2010 NBA Finals: Why Rasheed Wallace Will Determine the Champion

Ethan McCoyContributor IJune 8, 2010

LOS ANGELES, CA - JUNE 06:  Rasheed Wallace #30 of the Boston Celtics looks on during warm ups against the Los Angeles Lakers in Game Two of the 2010 NBA Finals at Staples Center on June 6, 2010 in Los Angeles, California. NOTE TO USER: User expressly acknowledges and agrees that, by downloading and/or using this Photograph, user is consenting to the terms and conditions of the Getty Images License Agreement  (Photo by Lisa Blumenfeld/Getty Images)
Lisa Blumenfeld/Getty Images

The Celtics got the job done in Game 2. They earned the 1-1 split in L.A., and now come back to the Garden with home court advantage. This, however, came in spite of a worrisome trend for Celtics fans—the Laker dominance inside, and the coinciding disappearance of Kevin Garnett.

            Following two off-days in which he was provided some bulletin board material from Pau Gasol, KG turned in an even worse performance than he had in game one (6 pts on 2-5 from the field, 4 rebs). Whether it is an issue of health, sudden catching up to his age, or a mental block, Garnett has been rendered a non-factor in these finals.

Couple this ineffectiveness with Kendrick Perkins’ traditional foul trouble (and imminent seventh technical and suspension), Glen Davis’s small frame inside (although he has been contributing thus far), and Sheldon Williams’ apparent narcolepsy, the Celtics may need record-setting performances from the likes of Allen, Pierce, and Rondo to hoist Banner 18.  Gasol and Bynum own the paint, and if this does not change in the coming games, there will be a Laker repeat.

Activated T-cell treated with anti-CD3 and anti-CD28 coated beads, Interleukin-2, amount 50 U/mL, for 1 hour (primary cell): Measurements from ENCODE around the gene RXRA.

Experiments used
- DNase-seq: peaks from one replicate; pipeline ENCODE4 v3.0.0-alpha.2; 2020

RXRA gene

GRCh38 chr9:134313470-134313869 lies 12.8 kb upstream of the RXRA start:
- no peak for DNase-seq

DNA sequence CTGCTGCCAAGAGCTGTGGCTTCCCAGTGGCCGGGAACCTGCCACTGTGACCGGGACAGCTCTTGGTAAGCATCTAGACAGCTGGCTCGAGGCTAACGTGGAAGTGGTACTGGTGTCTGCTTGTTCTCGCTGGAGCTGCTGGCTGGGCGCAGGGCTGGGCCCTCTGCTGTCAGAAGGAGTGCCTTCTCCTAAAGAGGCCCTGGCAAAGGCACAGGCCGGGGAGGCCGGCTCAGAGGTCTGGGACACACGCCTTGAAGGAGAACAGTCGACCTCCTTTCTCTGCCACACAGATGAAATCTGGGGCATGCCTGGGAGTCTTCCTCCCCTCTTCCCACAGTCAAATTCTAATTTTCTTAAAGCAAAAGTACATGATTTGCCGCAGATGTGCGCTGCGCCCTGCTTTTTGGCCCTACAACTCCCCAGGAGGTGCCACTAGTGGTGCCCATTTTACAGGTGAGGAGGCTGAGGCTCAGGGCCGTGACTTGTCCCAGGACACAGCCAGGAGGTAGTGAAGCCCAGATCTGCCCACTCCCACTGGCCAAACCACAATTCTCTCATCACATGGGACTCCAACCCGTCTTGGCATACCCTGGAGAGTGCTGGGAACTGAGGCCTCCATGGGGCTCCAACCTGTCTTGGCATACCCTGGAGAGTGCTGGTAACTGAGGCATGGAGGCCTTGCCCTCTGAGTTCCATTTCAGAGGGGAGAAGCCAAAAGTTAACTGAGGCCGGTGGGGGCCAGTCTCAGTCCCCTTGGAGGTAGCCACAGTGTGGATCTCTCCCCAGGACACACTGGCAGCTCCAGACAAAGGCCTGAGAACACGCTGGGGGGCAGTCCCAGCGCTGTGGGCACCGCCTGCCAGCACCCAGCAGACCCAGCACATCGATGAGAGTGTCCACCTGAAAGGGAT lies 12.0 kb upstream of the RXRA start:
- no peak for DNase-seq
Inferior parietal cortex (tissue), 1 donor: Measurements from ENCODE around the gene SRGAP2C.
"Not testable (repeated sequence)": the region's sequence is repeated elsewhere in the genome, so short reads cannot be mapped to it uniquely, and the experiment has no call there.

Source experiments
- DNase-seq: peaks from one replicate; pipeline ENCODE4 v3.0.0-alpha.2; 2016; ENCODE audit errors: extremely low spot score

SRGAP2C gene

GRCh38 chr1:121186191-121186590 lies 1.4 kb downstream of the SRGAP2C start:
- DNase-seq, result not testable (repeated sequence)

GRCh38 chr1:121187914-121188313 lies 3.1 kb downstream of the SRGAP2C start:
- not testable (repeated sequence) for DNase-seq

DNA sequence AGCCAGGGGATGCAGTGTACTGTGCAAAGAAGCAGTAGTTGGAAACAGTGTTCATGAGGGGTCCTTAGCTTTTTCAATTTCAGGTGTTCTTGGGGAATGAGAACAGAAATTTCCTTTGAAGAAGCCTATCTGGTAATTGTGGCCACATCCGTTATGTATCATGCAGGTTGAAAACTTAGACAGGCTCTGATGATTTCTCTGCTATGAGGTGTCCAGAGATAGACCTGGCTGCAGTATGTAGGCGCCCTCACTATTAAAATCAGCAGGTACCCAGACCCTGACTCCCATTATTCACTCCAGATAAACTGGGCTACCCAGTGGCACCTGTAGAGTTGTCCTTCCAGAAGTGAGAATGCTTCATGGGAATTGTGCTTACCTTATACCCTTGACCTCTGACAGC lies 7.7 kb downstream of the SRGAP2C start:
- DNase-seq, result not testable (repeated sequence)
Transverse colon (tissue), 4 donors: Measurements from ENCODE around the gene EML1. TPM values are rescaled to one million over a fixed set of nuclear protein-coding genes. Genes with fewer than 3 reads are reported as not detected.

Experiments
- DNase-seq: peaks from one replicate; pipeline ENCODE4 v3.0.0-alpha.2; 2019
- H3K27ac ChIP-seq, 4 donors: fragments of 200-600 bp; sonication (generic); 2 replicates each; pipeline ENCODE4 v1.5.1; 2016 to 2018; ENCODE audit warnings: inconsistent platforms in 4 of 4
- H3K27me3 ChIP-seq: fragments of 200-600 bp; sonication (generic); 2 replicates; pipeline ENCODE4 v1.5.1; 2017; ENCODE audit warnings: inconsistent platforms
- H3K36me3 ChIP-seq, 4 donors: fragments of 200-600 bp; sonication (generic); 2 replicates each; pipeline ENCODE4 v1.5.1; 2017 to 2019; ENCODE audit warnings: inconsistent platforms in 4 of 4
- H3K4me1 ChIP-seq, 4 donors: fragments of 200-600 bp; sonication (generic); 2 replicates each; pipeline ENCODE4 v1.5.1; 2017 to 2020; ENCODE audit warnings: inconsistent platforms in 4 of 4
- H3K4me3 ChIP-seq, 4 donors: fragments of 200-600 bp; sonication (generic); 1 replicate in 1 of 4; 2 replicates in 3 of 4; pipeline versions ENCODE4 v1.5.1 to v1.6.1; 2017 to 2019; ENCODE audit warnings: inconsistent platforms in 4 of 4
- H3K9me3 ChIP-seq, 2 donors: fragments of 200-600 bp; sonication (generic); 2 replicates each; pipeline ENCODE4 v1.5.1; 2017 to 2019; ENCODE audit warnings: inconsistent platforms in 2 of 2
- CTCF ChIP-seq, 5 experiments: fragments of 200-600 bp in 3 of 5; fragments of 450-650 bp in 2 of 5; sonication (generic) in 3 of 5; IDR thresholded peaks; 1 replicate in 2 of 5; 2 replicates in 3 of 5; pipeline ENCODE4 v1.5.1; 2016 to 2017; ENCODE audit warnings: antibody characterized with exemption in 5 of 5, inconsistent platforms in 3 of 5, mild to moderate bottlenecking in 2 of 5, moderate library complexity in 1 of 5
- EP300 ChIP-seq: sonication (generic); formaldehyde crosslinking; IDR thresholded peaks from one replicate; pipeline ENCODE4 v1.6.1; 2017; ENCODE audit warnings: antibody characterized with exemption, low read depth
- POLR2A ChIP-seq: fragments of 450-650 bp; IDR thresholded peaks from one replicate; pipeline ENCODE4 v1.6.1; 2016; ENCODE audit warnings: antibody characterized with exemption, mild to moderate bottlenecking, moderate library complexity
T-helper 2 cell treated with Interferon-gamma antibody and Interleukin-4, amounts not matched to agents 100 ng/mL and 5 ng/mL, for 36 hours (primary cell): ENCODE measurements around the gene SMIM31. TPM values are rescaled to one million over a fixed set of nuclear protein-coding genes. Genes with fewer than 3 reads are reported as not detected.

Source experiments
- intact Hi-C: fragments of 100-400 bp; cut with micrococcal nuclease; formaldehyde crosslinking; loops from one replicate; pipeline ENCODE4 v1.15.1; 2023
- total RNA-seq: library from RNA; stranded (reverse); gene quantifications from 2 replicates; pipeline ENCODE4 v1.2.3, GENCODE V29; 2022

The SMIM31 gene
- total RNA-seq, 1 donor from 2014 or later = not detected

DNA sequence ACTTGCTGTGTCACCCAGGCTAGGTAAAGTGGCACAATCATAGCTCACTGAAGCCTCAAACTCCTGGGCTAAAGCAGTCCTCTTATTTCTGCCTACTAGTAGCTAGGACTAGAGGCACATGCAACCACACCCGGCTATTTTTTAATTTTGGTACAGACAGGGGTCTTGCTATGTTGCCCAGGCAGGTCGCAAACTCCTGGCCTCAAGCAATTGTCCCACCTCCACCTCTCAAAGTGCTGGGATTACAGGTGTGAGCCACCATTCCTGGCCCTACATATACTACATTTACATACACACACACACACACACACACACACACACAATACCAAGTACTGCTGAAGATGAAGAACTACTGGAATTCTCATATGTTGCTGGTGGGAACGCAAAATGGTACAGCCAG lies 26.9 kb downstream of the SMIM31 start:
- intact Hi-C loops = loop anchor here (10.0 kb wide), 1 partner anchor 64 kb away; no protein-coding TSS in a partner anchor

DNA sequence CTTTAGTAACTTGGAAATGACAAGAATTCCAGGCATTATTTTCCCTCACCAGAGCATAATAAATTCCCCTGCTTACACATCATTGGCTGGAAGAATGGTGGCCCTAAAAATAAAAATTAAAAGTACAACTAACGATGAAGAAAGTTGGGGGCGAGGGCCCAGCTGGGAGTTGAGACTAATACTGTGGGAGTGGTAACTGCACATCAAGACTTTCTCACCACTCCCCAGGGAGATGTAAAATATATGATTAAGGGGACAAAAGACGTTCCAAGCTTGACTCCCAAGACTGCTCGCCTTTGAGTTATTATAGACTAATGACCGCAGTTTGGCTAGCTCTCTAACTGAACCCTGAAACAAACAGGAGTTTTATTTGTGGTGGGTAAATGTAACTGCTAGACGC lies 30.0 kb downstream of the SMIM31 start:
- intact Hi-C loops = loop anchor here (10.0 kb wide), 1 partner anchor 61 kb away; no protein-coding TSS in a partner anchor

There is, however, one man who can have a say in this. Rasheed Wallace has been lost in the Celtics’ surprising run to the finals. Following a regular season of career lows in scoring and rebounding in which his signing was deemed a failure, Sheed has stepped it up on several occasions in the playoffs, and the Celtics are going to need him in these next few games.

He has shown that he can play physical underneath, and that presence is needed with Gasol and Bynum crashing the boards for offensive rebounds left and right. On offense, it is not imperative for Wallace to bury some from behind the arc, but that threat can stretch the floor and open up the offense.

            At this point in the series, Kevin Garnett can only contribute as much as his jump shot, and it is a sad thing to witness. If this sharp and sudden decline persists, Doc Rivers must act and increase the minutes of Wallace.

Barring three more record-setting performances by Allen and triple-doubles by Rondo in the same game, the Celtics must establish dominance underneath the basket if they are to win this series, and the deciding factor in that struggle will be Wallace. Ball don’t lie, Boston. 


The latest in the sports world, emailed daily.